Unique Bachelor of Innovation program keeps growing

Feb. 15, 2016

Halle Thornton
hthornto@uccs.edu

UCCS is the only university to offer the Bachelor of Innovation program, and it continues to grow.

The program, started in the fall of 2007, is a group of degrees that look to put students at the intersection of two or more fields to help create innovation, according to their website.

Terrance Boult, El Pomar Endowed Chair of Innovation and Security at UCCS and professor of computer science, explained that the program started with 31 enrolled students, eight of which were in business and 23 in engineering.

Boult said there are now around 390 official BI majors currently enrolled, and 1,200 students are in BI classes.

Boult came to the university to develop and launch the program.

“I came to UCCS in 2003 with a, then secret, plan, to develop the BI,” Boult said. “The first few years I operated in ‘stealth mode’ where I worked to show that UCCS students had the ability to do what was needed in the innovation core.”

Boult designed the core courses and the overall program, and, in the early years, taught all of the courses.

“Eventually we were able to hire faculty and have been extremely lucky to hire amazing faculty and instructors.”

Boult now teaches two to three BI courses in addition to his computer science courses.

Since 2007, the program has added majors in the College of Education and the College of Letters, Arts and Sciences.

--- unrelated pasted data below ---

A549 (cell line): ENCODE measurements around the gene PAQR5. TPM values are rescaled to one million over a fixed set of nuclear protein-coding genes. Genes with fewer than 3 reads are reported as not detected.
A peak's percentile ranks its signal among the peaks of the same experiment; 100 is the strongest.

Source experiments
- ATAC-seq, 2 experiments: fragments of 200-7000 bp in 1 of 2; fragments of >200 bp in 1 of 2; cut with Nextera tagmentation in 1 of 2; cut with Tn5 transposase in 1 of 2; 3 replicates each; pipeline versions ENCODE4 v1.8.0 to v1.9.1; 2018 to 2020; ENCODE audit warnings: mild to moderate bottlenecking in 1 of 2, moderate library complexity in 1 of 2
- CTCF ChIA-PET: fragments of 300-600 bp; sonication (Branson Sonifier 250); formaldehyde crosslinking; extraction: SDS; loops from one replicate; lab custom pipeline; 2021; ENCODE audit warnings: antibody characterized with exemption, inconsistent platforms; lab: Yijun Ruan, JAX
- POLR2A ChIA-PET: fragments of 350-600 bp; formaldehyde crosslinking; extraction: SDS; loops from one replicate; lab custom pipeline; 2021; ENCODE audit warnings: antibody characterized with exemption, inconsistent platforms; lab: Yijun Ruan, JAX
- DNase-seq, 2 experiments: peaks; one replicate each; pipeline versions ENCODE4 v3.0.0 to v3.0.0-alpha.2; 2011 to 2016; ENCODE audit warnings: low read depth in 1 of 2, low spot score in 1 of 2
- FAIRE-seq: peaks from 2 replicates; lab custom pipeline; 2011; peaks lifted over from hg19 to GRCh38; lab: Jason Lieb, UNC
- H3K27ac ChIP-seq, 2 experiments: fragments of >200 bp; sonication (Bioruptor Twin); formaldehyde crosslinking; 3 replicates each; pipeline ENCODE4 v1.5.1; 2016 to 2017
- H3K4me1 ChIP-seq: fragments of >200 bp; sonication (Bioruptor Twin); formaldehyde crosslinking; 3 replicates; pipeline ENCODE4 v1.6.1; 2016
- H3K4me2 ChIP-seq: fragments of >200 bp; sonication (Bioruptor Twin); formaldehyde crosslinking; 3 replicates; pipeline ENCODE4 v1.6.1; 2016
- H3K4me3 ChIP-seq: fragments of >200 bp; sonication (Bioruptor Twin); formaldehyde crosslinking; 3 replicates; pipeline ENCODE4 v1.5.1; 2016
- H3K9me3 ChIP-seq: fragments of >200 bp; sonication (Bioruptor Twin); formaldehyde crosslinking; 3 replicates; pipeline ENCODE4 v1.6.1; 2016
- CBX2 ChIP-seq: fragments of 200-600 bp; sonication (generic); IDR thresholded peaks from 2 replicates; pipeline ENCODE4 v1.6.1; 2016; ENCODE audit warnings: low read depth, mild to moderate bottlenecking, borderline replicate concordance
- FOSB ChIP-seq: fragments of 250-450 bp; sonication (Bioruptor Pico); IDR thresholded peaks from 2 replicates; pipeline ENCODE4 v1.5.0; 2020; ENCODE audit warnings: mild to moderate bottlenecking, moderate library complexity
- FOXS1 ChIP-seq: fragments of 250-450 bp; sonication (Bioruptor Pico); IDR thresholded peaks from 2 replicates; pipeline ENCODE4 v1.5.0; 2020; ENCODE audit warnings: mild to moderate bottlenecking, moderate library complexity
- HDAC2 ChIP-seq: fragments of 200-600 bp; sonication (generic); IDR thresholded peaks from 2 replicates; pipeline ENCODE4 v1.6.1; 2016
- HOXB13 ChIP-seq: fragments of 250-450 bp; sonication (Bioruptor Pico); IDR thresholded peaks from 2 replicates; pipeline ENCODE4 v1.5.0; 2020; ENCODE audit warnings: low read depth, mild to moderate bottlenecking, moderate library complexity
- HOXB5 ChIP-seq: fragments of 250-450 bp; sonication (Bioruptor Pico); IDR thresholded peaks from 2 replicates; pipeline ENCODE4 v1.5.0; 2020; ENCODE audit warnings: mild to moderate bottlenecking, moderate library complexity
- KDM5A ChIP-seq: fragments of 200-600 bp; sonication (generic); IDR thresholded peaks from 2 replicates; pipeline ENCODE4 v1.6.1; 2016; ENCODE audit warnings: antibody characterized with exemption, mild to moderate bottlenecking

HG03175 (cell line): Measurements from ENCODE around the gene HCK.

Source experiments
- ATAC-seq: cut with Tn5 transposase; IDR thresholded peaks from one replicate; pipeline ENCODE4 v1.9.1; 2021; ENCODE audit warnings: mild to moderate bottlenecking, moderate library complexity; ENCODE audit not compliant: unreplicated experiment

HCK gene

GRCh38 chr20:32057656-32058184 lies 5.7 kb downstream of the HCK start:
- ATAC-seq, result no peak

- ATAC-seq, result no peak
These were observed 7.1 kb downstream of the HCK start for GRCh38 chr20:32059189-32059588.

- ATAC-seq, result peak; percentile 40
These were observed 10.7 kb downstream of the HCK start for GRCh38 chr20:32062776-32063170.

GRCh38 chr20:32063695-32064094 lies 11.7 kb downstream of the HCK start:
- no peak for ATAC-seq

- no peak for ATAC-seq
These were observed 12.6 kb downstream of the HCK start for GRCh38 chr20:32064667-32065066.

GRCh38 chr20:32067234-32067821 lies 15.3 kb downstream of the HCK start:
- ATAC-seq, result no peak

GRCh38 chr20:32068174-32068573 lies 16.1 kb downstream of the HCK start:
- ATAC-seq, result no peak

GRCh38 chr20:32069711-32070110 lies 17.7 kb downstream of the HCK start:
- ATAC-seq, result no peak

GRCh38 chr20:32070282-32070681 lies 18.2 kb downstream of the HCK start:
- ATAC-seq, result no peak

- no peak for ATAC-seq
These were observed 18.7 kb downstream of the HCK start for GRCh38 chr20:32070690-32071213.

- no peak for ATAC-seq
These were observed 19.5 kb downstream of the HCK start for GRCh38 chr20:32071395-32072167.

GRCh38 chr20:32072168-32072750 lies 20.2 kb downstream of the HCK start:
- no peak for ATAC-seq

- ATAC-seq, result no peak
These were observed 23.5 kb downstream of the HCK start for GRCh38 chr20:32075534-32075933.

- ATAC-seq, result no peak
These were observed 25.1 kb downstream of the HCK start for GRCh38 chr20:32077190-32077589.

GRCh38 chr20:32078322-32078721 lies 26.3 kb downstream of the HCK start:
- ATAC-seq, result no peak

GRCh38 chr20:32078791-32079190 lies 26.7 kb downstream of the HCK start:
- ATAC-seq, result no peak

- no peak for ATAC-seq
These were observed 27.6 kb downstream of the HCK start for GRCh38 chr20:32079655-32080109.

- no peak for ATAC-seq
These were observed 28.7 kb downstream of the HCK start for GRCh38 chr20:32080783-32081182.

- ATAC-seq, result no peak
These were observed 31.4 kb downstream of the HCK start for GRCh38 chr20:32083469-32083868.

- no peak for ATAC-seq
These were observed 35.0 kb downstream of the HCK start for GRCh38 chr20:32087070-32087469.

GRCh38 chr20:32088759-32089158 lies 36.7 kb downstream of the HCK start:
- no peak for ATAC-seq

“The innovation core provides unique courses that help students learn the process of transforming ideas into impact – which is how we define innovation. The courses are team-taught and bring multiple viewpoints and expertise into the class,” said Boult.

Boult also explained that the program brings in people from the community to co-teach courses, adding another dimension of realism as well as unique networking potential.

“The cross-disciplinary core of the BI gives students choices to add depth in complementary skills areas. The BI innovation core courses do all this while covering the majority of the compass curriculum requirements.”

Boult said the innovation core courses are fun and engaging.

“Engaged students learn better and retain more, especially for the ‘soft skills’ needed for effective teaming and innovation,” he said. “The hands-on projects give students skills, experience and confidence while also providing them stories that are very impressive during interviews.”

Boult explained that the program gives students the opportunity to apply some of the major material in real problems long before they graduate.

The innovation core courses are team-based and real-world oriented. The program follows a non-uniform grading system and gives students the ability to fire their team members.

“At the content level, there is unique content in writing including writing proposals for real money, as well as the study of business law and intellectual property,” said Boult.

“If you are student thinking about the BI, talk to a BI student, then join us and start making your own impact,” Boult said.